10 June 2018 | 20:00

XEN presents Infrared Dreams in Times of Transparency

  • Doors: 19:30
  • Start time: 20:00
  • Entrance: 1-2 € (up to your offer)

“The drone system is a stealthy achievement of capitalism and the nation state as a schizophrenic yet efficient and profitable way of organising labour and warfare.”

Vika Kirchenbauer’s essay Infrared Dreams in Times of Transparency (2014), brings attention to the myriad problems resulting from the vertical gaze of drone technology. While drone operators sit in air-conditioned offices, the dichotomies between ‘civilian and combatant, warzone and workplace’ are called into question. 

Yet Kirchenbauer also illustrates the multifaceted hypocrisy of “advocating the ‘honourable’ way of ‘real’ combat” and proves how this hierarchy is “misleading and smells of essentialism, bloodthirst and abenteuerlust.” Against better judgement, she agrees to anthropomorphise the drones in question to better render an image of the power structures of oppression that filtrate both love and warfare.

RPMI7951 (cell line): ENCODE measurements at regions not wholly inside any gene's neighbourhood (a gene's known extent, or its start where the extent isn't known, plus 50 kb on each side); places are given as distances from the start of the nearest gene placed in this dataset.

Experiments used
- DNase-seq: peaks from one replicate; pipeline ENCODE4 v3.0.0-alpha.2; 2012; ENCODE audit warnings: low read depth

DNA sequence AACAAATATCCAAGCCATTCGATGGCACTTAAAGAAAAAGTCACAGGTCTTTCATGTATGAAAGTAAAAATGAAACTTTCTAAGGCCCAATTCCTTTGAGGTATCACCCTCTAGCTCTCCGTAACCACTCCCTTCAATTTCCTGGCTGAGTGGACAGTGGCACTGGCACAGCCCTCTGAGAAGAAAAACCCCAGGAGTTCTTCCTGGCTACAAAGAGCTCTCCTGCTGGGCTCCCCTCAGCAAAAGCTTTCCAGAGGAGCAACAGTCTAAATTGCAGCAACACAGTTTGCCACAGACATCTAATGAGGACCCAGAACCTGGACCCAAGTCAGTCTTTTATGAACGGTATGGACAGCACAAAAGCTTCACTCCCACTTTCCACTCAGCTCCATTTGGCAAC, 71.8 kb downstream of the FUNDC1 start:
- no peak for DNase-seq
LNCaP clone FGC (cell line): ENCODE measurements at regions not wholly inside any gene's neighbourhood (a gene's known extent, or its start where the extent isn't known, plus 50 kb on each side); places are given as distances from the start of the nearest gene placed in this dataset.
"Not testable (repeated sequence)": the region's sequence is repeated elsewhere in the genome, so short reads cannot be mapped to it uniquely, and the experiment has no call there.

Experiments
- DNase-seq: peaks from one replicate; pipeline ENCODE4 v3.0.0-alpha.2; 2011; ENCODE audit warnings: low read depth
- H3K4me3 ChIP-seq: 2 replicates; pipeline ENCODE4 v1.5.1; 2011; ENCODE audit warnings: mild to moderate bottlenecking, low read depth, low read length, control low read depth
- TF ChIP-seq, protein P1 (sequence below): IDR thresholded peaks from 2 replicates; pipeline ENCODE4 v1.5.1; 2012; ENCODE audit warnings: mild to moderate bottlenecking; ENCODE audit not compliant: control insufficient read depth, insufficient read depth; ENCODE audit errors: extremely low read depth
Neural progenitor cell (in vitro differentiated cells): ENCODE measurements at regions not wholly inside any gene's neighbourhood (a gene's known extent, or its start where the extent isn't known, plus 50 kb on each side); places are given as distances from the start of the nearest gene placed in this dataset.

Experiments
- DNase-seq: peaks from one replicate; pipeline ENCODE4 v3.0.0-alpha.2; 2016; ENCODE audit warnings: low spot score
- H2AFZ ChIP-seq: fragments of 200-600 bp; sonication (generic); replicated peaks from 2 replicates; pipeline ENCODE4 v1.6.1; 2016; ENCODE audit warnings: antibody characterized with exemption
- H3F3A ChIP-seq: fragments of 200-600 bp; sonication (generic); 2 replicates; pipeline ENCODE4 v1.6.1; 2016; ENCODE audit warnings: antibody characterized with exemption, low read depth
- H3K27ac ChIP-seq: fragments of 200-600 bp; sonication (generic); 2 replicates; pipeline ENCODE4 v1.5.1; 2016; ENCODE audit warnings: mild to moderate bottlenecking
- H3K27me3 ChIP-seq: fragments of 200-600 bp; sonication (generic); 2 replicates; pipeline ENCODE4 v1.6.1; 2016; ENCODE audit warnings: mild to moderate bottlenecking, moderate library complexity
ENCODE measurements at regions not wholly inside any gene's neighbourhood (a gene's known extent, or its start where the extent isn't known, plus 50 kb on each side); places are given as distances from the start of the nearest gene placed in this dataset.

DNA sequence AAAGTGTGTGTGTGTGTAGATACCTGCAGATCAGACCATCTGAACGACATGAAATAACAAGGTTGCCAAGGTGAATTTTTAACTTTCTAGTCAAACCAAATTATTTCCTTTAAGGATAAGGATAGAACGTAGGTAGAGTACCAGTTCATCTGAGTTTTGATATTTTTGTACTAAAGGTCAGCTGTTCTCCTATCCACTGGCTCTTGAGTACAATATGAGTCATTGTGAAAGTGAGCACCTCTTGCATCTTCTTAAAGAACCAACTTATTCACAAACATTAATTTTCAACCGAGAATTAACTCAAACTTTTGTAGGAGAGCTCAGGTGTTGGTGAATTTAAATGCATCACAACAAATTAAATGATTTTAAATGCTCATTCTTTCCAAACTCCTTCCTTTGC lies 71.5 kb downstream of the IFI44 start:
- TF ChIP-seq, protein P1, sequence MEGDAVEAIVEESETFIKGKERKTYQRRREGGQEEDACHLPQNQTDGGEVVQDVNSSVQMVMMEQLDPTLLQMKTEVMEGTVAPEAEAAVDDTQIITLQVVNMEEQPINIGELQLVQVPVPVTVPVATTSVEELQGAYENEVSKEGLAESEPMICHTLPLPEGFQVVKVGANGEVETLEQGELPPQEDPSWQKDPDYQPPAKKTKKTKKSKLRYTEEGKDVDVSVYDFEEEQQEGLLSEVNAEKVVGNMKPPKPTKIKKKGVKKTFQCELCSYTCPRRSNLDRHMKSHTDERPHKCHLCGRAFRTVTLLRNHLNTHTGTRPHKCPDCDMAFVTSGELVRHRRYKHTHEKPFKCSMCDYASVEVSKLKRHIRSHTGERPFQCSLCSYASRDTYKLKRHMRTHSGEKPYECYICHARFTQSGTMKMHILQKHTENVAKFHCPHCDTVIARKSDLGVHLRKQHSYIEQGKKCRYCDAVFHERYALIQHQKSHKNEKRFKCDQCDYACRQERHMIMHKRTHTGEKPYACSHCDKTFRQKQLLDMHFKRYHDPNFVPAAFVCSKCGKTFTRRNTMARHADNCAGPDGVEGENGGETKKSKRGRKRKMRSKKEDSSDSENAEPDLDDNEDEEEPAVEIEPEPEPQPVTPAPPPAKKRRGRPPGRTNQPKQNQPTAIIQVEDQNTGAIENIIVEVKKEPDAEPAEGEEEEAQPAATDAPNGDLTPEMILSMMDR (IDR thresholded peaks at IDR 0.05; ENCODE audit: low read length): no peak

Please join this XenoEntities Network (XEN) Assemblage in discussing this text in conversation with the author Vika Kirchenbauer. 

We would like to highlight that XEN Assemblages are community meetings for an informal sharing of ideas, free of charge and where everyone is allowed to freely intervene and participate. Please bring along other texts or media that you would like to share and discuss.

Reading the essay in advance is recommended:

XenoEntities Network (XEN) is a platform for discussion and experimentation focusing on intersections of queer, gender, and feminist studies with digital technologies, organised by Pedro Marum, Lou Drago, Rita Macedo, and Zander Porter.


Vika Kirchenbauer is an artist, writer and music producer based in Berlin. In her work she explores opacity in relation to representation of the ʻotheredʼ through ostensibly contradictory methods like exaggerated explicitness, oversharing and perversions of participatory culture.

She examines the troublesome nature of “looking” and “being looked at” in larger contexts including labour within post-fordism and the experience economy, modern drone warfare and its insistence on unilateral staring, the power relationships of psychiatry, performer/spectator relations, participatory culture, contemporary art display and institutional representation of otherness as well as the everyday life experience of ambiguously gendered individuals.